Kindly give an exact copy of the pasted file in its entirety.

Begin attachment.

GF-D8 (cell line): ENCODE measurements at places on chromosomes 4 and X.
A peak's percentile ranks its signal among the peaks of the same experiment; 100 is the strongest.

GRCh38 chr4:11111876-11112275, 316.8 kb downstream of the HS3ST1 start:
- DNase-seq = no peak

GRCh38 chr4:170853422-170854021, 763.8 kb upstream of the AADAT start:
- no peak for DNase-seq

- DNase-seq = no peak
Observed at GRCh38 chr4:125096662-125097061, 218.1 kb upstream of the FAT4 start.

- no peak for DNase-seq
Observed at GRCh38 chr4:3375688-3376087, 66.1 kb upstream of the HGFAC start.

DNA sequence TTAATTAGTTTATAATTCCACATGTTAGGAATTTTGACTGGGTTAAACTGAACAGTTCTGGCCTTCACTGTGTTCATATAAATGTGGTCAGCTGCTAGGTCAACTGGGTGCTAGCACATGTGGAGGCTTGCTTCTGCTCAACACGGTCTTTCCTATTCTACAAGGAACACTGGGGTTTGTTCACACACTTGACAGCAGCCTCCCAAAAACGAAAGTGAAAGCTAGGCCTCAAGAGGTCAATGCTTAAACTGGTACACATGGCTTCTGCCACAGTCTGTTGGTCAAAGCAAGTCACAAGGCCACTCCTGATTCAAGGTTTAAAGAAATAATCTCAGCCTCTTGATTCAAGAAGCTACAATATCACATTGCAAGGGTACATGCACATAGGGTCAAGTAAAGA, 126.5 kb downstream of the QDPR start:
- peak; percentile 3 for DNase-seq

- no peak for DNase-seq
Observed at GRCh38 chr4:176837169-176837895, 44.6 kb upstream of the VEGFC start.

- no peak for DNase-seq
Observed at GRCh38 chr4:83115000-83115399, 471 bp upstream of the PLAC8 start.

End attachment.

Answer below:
GF-D8 (cell line): ENCODE measurements at places on chromosomes 4 and X.
A peak's percentile ranks its signal among the peaks of the same experiment; 100 is the strongest.

GRCh38 chr4:11111876-11112275, 316.8 kb downstream of the HS3ST1 start:
- DNase-seq = no peak

GRCh38 chr4:170853422-170854021, 763.8 kb upstream of the AADAT start:
- no peak for DNase-seq

- DNase-seq = no peak
Observed at GRCh38 chr4:125096662-125097061, 218.1 kb upstream of the FAT4 start.

- no peak for DNase-seq
Observed at GRCh38 chr4:3375688-3376087, 66.1 kb upstream of the HGFAC start.

DNA sequence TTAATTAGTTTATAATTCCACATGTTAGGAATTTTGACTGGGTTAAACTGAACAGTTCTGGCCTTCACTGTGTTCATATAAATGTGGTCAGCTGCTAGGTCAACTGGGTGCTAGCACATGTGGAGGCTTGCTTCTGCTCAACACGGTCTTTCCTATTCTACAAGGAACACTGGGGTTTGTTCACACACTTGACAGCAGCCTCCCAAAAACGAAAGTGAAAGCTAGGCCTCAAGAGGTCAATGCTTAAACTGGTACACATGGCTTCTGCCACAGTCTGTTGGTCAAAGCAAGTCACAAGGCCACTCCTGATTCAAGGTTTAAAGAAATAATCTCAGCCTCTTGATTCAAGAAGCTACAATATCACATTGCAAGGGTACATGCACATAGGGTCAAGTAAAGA, 126.5 kb downstream of the QDPR start:
- peak; percentile 3 for DNase-seq

- no peak for DNase-seq
Observed at GRCh38 chr4:176837169-176837895, 44.6 kb upstream of the VEGFC start.

- no peak for DNase-seq
Observed at GRCh38 chr4:83115000-83115399, 471 bp upstream of the PLAC8 start.